One World, One Dream
This sign, the motto of the 2008 Olympics, is at the Great Wall, just outside of Beijing. This photo was taken in late June, on our way out of China. In today’s paper, an athlete competing in Beijing said, “Eerie how the sun never comes out all day.” Eerie indeed.

Affixiated Lara
Lara’s having a hard time breathing at the Wall.

Pretty Great
In this shot, the sign is in the upper right corner. It’s sad.


We recently arrived in Beijing, a city busily getting ready to hold the Olympics in less than two months. To walk the streets of Beijing, or even look out the window, one has to ask how Olympic athletes will possibly compete here. It’s not possible to convey how polluted Beijing is in words. If Chengdu’s atmosphere resembled skim milk, Beijing is more akin to mushroom soup. One can see about a block or two, then the city recedes in the mysterious mists of smog. It’s like the early morning fog of California, but it never burns off.

Beijing Smog
Beijing, mid-day.

Beijing Streets
Modern Beijing.

It’s a wonder the government was able to convince the Olympic committee to hold the Olympics here. What would really infuriate me if I were a Beijinger, is the fact that for the Olympics, the government will stop the polluting industry, and restrict automobile traffic, so the air will be relatively clean. Then, once the Olympics are over, it’s back to pollution-as-usual. Lara and I discussed living in Beijing as embodying the frog-in-hot-water analogy. If the water, or air pollution, increases slowly enough, the frogs, or people, don’t notice. Until it’s too late.

Beijing Food Market
Beijing food market.

Food Market workers
Food market workers.

Bored Food Worker
Bored food worker.

Beijing is more hip than Chengdu. It is less socially conservative. People stare less here, or even notice our presence. The pollution is the first thing one notices, and it’s hard to get past.

We went to the Great Wall, or the Long Wall, as it’s known in Chinese. It’s pretty great. But again, the wall is overshadowed by the haze of pollution. One can barely see the wall itself.

Great Wall

Great Wall II

Great Wall III

Smog Wall


Wall Climb II

The most notable thing about our visit to the Great Wall was what happened after we climbed it. We sat down next to a group of people that looked like they were from Afghanistan, and had some coffee. We sat talking, while a women from Canada approached this group and they all started talking. Before you know it they were discussing Barack Obama and Bush. We soon figured out they were from Pakistan. They turned to us and said, We are against the policies, not the people. It was a big delegation, and a couple of them came and sat next to us, and began talking politics, explaining that Pakistan didn’t have problems with the Taliban until Bush and Mush (Musharraf) began with “their war policies.” He said they favored dialogue over war. He then introduced one of the members of the delegation as Musharraf’s brother, a “legitimate leader because he was elected.” Obviously Musharraf and his brother have some differences.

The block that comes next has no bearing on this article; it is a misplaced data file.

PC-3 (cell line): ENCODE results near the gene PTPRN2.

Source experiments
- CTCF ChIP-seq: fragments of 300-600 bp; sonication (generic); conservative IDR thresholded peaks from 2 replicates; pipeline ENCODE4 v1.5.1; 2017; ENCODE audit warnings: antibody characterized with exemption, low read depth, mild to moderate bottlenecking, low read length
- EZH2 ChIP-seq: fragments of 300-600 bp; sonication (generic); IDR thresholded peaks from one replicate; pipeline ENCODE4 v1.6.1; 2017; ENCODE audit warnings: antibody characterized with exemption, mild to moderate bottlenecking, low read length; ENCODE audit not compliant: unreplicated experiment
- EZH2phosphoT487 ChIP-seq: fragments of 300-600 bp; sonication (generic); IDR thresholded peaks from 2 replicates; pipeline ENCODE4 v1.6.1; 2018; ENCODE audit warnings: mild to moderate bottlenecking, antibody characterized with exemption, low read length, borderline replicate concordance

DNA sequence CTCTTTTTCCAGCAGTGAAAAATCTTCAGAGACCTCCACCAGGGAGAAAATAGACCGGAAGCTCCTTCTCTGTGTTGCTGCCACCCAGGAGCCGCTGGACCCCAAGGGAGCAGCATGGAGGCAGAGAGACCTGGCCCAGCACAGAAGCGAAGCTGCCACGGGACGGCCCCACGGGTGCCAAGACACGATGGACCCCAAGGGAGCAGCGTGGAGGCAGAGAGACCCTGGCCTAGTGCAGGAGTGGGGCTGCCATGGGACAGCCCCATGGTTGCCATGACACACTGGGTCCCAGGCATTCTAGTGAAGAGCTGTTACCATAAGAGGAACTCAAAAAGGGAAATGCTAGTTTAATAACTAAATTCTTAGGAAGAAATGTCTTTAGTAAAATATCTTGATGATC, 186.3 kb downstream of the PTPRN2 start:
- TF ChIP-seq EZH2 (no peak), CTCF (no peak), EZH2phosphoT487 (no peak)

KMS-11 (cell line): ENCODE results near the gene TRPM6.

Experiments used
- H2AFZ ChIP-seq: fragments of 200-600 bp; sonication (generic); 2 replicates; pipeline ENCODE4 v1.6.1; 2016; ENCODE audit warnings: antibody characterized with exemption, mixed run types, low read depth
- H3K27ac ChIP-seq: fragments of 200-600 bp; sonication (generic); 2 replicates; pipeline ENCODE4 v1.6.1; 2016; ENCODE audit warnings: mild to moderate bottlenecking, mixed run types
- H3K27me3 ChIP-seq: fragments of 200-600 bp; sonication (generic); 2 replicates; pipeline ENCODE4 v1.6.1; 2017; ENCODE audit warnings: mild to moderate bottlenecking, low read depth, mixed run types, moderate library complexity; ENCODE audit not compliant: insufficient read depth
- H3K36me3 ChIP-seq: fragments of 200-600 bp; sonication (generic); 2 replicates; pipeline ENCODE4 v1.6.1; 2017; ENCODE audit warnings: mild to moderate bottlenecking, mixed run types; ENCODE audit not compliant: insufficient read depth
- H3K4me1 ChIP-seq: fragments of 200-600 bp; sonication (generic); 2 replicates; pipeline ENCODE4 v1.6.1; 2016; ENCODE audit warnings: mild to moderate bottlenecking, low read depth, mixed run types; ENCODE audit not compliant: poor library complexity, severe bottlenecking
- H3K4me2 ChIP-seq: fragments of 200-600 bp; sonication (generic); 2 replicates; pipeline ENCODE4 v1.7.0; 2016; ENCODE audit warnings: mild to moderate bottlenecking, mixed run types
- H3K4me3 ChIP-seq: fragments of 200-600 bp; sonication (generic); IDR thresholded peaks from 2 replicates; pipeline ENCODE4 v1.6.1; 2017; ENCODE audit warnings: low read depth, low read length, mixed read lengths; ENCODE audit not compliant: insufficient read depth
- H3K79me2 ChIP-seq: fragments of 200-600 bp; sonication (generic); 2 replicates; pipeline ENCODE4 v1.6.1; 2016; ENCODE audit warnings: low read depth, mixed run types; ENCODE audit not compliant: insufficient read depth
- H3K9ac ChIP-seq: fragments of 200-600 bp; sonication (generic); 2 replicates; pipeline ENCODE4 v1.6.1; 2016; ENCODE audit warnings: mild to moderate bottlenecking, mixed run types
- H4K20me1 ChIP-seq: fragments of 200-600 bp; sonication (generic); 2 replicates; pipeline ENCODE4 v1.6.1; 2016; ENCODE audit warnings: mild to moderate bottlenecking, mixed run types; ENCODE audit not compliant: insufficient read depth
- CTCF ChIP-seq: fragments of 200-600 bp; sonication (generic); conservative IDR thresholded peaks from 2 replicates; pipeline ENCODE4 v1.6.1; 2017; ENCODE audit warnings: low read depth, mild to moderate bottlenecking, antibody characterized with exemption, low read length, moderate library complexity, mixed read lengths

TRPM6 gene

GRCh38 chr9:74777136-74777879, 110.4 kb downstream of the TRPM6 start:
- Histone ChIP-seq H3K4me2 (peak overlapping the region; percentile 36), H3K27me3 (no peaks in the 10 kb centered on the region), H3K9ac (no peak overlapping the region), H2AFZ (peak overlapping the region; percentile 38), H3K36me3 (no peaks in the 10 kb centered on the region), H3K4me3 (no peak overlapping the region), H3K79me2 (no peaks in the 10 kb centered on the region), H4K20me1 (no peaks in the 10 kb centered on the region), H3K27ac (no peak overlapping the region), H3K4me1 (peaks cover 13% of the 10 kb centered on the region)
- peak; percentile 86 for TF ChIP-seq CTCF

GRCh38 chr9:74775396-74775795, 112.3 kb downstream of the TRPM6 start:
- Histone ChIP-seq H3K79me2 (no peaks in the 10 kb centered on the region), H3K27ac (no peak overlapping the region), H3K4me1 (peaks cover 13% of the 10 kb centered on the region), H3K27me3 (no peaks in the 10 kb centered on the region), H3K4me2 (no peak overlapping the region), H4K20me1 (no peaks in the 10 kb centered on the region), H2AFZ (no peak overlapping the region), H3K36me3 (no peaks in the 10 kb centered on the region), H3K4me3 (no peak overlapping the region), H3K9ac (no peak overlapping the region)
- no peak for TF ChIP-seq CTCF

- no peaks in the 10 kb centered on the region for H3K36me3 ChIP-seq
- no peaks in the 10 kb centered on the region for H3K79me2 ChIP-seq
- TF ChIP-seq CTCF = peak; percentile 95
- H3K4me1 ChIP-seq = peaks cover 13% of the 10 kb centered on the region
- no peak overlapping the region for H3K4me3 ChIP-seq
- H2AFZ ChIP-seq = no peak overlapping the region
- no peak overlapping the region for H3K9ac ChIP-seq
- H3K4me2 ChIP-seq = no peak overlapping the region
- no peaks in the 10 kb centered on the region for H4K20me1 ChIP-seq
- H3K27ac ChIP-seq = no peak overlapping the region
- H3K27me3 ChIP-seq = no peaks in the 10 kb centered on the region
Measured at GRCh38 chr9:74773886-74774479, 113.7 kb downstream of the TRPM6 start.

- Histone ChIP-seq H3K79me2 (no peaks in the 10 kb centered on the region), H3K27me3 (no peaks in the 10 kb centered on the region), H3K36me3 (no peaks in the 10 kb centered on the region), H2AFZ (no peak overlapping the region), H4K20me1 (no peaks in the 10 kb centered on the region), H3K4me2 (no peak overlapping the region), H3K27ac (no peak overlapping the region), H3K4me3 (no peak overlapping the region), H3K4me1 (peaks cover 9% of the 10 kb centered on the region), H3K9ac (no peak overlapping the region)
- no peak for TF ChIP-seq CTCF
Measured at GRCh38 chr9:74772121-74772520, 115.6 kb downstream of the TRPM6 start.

Yesterday we saw Mao’s body, under a red hammer and sickle flag, on display next to Tiananmen Square. Today we visited the Summer Palace. Tomorrow morning we leave for Portland. Our time in China has come to an end. Check back soon for final photos and some final thoughts on our ten months in Asia.

We spent a weekend in Chongqing several weeks ago, and on the way home our Chinese traveling companions wanted to stop off to see what they described as an 800 year old Buddhist statue. Don’t get me wrong, I like a good Buddha statue as much as the next guy. But we’ve seen a lot of them in our ten months in Asia, and I was not feeling particularly enthusiastic about driving three hours out of our way to see another one. Boy, was I wrong. I was expecting yet another larger than life representation of Shakyamuni. Instead we got Dazu, the pinnacle of Chinese rock carving art, representing a blending of Tantric Buddhist, Daoist, and Confucian influences as expressed in hundreds of images.

These carvings date from the 9th to the 13th century. This is a UNESCO World Heritage site. The photos do not really do justice to the enormity of this project. To see it in 360 degree imaging, go here.


To get a sense of the scale of this, on the bottom left is the sidewalk.

Two Dudes

Scary Dudes

Three Wise Men

Sword Man

Hell Realm

Bird Man

Wheel of Life

Quan Yin

From Trang we headed down to Pak Bara and caught a boat to Ko Tarutao Marine National Park. No doubt modeled in part on the US Park system, with its manicured lawns and proper signage, this was a sleepy little area off the tourist routes. We spent the better part of a week there, mostly hanging out on the beach and going on little excursions. One afternoon we went snorkeling, although the stories we heard from our boat driver were more interesting than anything we saw in the water, as it was plenty murky. He made us Nescafe on board before we dived in the ocean. Another day we trekked through the jungle, then climbed up a rocky river bed to get to a waterfall where we could swim. The water was cold but felt good. It was clear and we could dive in off the surrounding rocks. We met a Korean women there who lives in Beijing and works for Greenpeace.

Turns out Greenpeace has sixty people in their Beijing office and actually does direct actions in China, which our new friend told us makes life there occasionally dicey. She described the precarious life of NGOs (Non-Governmental Organizations) in China, and how the Chinese had just shut one down, which addresses social and environmental issues, to send a message to all the rest. We talked about which activists are still in jail and how strictly environmental organizations have an easier time than those which also address social issues.